Keeping your home cool and comfortable throughout the summer usually means paying high energy costs. An AC unit generally uses much more power than any of your other appliances and keeping it running all summer can be costly. That being said, exactly how much energy your AC uses will depend on how big it is, how efficient it is, and how hot and humid the weather is. With this in mind, here is a handy guide that tells you everything you need to know about air conditioner energy consumption.
How to Determine How Much Power Your AC Uses
Determining how much power your AC uses is contradictorily both simple and a little complex. The simple part is figuring out how much energy the unit uses for every hour it runs. The AC condenser outside your house should have a small panel that lists its specifications. This includes its size (measured in tons) and SEER rating.
You should also see the power consumption. This is measured in watts per hour and shows exactly how much electricity the unit will consume if it runs for a full hour. Unfortunately, this number on its own doesn’t really tell you much in terms of how much total energy the unit will use for a few different reasons.
For starters, the total energy consumption will be mostly determined by how many hours the AC unit runs. As we said, this is determined by the unit’s efficiency and the weather conditions. The insulation level of your home also plays an important role. Let’s now look at some of the other factors that can also affect AC energy consumption.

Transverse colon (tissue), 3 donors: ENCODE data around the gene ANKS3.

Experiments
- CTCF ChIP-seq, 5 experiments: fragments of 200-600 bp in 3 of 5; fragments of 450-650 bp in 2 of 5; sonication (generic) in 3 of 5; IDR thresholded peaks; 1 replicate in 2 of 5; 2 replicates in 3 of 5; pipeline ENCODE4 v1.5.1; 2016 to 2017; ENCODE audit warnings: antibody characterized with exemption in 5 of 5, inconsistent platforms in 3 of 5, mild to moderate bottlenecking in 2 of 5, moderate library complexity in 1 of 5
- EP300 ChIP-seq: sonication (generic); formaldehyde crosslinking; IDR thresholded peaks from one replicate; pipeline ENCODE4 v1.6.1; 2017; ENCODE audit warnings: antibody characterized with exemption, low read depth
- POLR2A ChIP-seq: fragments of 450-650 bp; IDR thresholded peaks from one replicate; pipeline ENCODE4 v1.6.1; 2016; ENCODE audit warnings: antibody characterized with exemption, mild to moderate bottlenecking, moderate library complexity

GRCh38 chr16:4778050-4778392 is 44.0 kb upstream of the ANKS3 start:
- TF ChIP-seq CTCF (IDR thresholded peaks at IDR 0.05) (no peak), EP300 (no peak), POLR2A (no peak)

Understanding Surge Wattage
Let’s say that you have a 3-ton AC unit. In this case, it will likely be rated somewhere around 3,000 to 3,500 watts per hour or 3 to 3.5 kilowatts per hour (kWh). This is the amount of electricity the unit uses when running, but it does not include the additional energy needed to start the unit.
It takes a large surge of energy to start the AC unit, and this is known as surge wattage. On most AC units, the surge wattage will typically be at least several hundred watts more than the running wattage. This means that if your AC uses 3 kWh, it likely consumes around 3,800 watts per hour in the few seconds it takes for the compressor and fan motors to start.
It is important to note that this doesn’t mean your AC will use 6.8 kWh, as the increased surge wattage only lasts for a few seconds. The surge wattage only means that your AC will use more watts in the first hour it runs. If it continues to run continuously for additional hours, it will continue to use only 3 kWh.